He is disturbed and at times frighteningly ominous, but is at the same time, pitiful and misunderstood. He’s a tragic miscreant, a societal outcast who lives his days unnoticed and unloved, with the late Robin Williams bringing such substance and finesse to the role. The actor once said he was drawn to Sy because he wanted to play a character so unlike himself, but he embodies the character with such tenacity and persuasion​, it’s surely one of his finest performances.

★★★★☆
Ordinary Person (Dir. Kim Bong-han)

Kim Bong-han’s sophomore feature tells of government corruption amid South Korea’s impending constitutional reform in 1987. Kang Seong-jin is a hotheaded Police Detective with a loving family, whose morals are questioned and stretched when government officials persuade him to fabricate the country’s first serial murder case.

Ordinary Person is one of those movies with the hardiness to travel down a bleak and desolate path, subjecting its protagonists to brutality and torture that isn’t necessarily warranted nor requited. It’s in this harshness that the film is terrifically organic and raw, with main character Seong-jin sporting a tremendous character arc — the film charting his odyssey with terrific clarity and vehement emotion.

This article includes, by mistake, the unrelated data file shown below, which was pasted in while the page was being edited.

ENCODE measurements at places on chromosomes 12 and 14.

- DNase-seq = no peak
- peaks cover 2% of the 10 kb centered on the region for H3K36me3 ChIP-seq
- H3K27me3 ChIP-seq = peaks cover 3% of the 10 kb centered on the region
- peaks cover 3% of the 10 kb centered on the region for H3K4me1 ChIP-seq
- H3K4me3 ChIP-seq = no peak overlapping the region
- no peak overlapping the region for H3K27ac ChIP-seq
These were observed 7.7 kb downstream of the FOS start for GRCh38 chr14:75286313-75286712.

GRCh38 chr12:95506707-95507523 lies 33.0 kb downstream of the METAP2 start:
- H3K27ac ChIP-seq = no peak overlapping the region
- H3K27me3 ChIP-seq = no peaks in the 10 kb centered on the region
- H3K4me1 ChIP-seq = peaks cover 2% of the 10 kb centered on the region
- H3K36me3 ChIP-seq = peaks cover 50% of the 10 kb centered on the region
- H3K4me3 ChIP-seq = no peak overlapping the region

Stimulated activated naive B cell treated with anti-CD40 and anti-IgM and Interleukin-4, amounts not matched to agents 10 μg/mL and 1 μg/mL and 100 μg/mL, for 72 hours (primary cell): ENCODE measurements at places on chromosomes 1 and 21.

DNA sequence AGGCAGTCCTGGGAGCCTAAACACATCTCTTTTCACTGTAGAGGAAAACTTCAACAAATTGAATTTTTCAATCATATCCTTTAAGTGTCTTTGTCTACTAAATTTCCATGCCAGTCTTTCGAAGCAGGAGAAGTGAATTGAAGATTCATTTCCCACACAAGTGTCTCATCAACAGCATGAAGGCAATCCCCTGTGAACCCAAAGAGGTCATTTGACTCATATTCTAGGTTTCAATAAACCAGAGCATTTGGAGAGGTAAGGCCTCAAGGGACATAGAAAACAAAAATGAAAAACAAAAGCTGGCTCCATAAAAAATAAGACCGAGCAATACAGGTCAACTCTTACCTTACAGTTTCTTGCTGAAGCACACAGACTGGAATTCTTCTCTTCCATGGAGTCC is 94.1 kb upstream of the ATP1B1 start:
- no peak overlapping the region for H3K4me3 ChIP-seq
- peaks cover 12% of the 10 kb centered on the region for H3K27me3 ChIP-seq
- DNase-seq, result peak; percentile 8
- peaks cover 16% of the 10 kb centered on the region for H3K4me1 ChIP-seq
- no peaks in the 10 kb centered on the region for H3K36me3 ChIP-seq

★★★★☆
Rushmore (Dir. Wes Anderson)

Ambitious and well-spoken student Max — who attends the prestigious Rushmore preparatory school — finds himself enamored with new teacher Rosemary. He attempts to win her heart, turning to the father of two of his classmates for advice.

Wes Anderson’s sophomore feature contains all the charming eccentricity and lovable wit audiences have since come to expect. It’s such a pleasing film, with an indelible tone and an expert screenplay, featuring some of Mr. Anderson’s most memorable characters and dialogue. Schwartzman, Williams and Murray form such a humorous and fascinating love triangle, and the supporting cast is comprised of so many engaging, outlandish and memorable personalities.

★★★★☆
The Age of Shadows (Dir. Kim Jee-woon)

A thriller set in Korea during Japanese colonial rule. Lee Jung-chool is a member of the resistance turned police captain, whose allegiances are tested as he’s tasked with rooting out his old comrades.

The Age of Shadows was South Korea’s entry to the Oscar’s last year and finally I can see why. It’s a terrific film — tremendously gripping and cinematic, with fantastic cinematography, employing great use of shadow and light, alongside fabulous set design. It’s also very unpredictable, with some completely unexpected character deaths and the need for a lot of second guessing.

★★★★☆
The Boss Baby (Dir. Tom McGrath)

In a world where babies seemingly come into existence in their own world above the clouds, some find themselves more attuned than others — these are Boss Babies. Their mission is to ensure the love and attention of babykind isn’t being stolen away by other cute things, but recently puppies have begun to gain more prominence.